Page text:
Spools on the road: Driver cited in incident on I-10
HOUSTON – For second time in weeks, a truck carrying giant spools smashed into a bridge on I-10, spilling its cargo onto the freeway.
The driver was cited by the Houston Police Department's truck enforcement division for his load being over height.
His name is Walter Pene of Walter Pene Truckin in Anton, Texas.
His 18-wheeler lost its load after striking a railroad bridge across I-10 near Wayside at around 4:25 p.m. Monday. Two giant spools spilled onto the East Freeway.
The two left lanes were blocked off by authorities for several hours. The freeway was cleared around 7 p.m.
There were no reports of injuries.
The Texas Department of Transportation said Monday the same bridge caused both incidents.
In the Oct. 25 spool issue, the wheel with what appeared to be tubing got loose from a flatbed truck, but was later moved back to the truck, according to TxDOT.
HPD said the investigation is still ongoing in that incident.
Dangerous debris on Houston roadways is more common than you might think. The Channel 2 Investigates team spoke with the Texas Department of Public Safety and a family who lost a loved one after they were killed swerving to avoid a mattress on the freeway.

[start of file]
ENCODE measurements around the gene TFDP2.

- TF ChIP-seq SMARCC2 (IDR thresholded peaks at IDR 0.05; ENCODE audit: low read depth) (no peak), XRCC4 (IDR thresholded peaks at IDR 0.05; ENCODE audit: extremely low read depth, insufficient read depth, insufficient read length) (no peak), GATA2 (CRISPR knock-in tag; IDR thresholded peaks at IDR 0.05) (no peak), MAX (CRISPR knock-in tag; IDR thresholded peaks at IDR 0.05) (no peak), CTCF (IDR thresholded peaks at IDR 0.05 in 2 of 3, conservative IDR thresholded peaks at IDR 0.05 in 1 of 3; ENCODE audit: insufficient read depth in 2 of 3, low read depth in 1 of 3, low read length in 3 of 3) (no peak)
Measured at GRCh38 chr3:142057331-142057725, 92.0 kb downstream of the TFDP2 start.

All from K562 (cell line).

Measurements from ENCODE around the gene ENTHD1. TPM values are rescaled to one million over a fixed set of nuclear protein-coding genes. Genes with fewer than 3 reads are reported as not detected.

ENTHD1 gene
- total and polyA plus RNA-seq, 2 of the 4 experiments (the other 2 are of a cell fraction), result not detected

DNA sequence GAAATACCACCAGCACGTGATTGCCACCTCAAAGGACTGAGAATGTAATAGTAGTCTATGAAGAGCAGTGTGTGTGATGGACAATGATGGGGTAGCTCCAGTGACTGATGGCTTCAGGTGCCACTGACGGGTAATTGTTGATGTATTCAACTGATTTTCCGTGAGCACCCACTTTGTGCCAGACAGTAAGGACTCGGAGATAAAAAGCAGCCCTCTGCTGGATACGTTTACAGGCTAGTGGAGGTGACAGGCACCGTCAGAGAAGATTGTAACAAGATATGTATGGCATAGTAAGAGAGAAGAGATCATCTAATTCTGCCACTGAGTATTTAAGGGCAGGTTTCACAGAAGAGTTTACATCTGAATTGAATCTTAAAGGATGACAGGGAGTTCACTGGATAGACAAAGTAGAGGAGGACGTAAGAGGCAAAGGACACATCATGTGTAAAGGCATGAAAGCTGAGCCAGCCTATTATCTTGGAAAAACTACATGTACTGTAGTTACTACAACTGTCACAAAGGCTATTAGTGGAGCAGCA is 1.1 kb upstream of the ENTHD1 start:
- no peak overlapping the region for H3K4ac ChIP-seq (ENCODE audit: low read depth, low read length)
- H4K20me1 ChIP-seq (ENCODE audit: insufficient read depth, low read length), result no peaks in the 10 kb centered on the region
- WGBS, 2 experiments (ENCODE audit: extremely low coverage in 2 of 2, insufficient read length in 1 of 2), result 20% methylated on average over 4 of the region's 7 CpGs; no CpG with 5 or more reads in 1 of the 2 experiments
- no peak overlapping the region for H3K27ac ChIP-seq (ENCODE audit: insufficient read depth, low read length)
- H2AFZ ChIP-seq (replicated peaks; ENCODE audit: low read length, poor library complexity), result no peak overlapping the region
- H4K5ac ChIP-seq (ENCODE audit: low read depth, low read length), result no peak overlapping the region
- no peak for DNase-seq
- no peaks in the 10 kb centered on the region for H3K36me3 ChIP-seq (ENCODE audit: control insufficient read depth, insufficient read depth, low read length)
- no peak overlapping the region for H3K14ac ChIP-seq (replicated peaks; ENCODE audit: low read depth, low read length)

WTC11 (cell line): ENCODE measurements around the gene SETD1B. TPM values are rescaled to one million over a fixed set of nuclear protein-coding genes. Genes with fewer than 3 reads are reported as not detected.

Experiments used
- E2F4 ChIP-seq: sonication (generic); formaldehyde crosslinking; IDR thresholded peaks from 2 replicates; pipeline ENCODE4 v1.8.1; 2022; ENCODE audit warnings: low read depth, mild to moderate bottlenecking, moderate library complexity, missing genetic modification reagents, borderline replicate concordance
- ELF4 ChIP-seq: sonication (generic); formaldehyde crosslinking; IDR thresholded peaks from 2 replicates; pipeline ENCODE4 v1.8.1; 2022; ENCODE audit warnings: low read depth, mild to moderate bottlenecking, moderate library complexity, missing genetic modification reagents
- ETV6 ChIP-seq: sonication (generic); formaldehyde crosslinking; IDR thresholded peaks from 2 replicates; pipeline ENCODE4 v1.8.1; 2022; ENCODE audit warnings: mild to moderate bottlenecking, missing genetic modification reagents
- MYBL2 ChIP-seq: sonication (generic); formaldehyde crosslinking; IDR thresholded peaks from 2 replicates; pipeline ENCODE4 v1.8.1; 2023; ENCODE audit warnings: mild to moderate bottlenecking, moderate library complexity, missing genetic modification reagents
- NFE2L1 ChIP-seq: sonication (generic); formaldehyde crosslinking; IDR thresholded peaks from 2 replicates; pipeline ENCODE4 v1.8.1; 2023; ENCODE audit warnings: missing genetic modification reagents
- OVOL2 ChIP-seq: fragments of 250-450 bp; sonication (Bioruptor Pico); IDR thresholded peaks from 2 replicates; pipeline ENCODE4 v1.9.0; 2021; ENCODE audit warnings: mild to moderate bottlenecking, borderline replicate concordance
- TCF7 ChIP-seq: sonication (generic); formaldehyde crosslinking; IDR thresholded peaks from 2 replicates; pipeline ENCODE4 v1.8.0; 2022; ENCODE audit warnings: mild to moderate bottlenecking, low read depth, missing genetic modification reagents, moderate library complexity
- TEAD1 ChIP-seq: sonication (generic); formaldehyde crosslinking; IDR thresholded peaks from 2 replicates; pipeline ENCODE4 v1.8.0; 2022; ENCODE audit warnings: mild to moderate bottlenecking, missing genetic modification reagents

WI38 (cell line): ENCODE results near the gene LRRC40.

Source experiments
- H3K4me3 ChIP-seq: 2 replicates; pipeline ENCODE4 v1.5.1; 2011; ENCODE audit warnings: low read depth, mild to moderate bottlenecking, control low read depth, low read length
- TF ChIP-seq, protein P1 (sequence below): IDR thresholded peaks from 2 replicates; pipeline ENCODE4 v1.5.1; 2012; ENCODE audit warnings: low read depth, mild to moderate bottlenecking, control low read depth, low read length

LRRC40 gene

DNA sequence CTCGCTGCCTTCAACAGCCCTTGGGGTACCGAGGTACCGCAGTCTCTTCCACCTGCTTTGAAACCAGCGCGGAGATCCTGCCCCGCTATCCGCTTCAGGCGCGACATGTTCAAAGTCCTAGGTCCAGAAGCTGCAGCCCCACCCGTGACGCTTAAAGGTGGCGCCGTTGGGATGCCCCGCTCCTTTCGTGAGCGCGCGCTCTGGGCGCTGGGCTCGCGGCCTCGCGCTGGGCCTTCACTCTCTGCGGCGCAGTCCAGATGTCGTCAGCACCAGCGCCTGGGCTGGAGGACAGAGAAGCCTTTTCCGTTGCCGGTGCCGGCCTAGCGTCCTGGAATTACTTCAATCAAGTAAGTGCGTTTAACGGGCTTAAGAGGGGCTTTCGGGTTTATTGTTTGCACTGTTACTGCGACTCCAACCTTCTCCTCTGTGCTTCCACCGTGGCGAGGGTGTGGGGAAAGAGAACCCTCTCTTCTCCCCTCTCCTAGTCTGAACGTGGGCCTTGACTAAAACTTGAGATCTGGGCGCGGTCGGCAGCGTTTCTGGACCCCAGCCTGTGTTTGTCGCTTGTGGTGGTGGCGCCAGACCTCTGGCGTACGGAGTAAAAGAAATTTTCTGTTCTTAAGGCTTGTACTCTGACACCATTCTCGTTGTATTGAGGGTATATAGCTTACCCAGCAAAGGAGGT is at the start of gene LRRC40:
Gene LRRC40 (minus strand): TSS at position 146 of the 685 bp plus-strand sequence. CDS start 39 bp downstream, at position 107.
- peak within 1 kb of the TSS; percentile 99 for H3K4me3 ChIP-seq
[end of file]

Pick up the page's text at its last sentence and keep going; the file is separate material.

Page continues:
Members of the HPD truck enforcement division said it's a serious issue and have made it their mission to force truck drivers into tying their loads down safely. They check commercial trucks, looking for dangerous debris.
Wooden boards, metal and glass, mattresses -- all kinds of objects fall off loads and into traffic at highway speed.
What do you do if you see debris on the road?
Commander Kevin Campbell said that you should report the issue to police. He said officers should be notified if loads are shifting or unsecured.
Anything that looks suspicious call 911, ask for police unit to come to the area," he said.
Campbell said you should try to navigate around the driver of a dangerous load.
"If that equipment falls off any trailers, allow yourself to be away from that operator when he is hauling that load," he said. "Give operators room and space. A lot of times you see people trying to get lane advantage and pull in front of an 18-wheeler. We don’t want to see any accidents."
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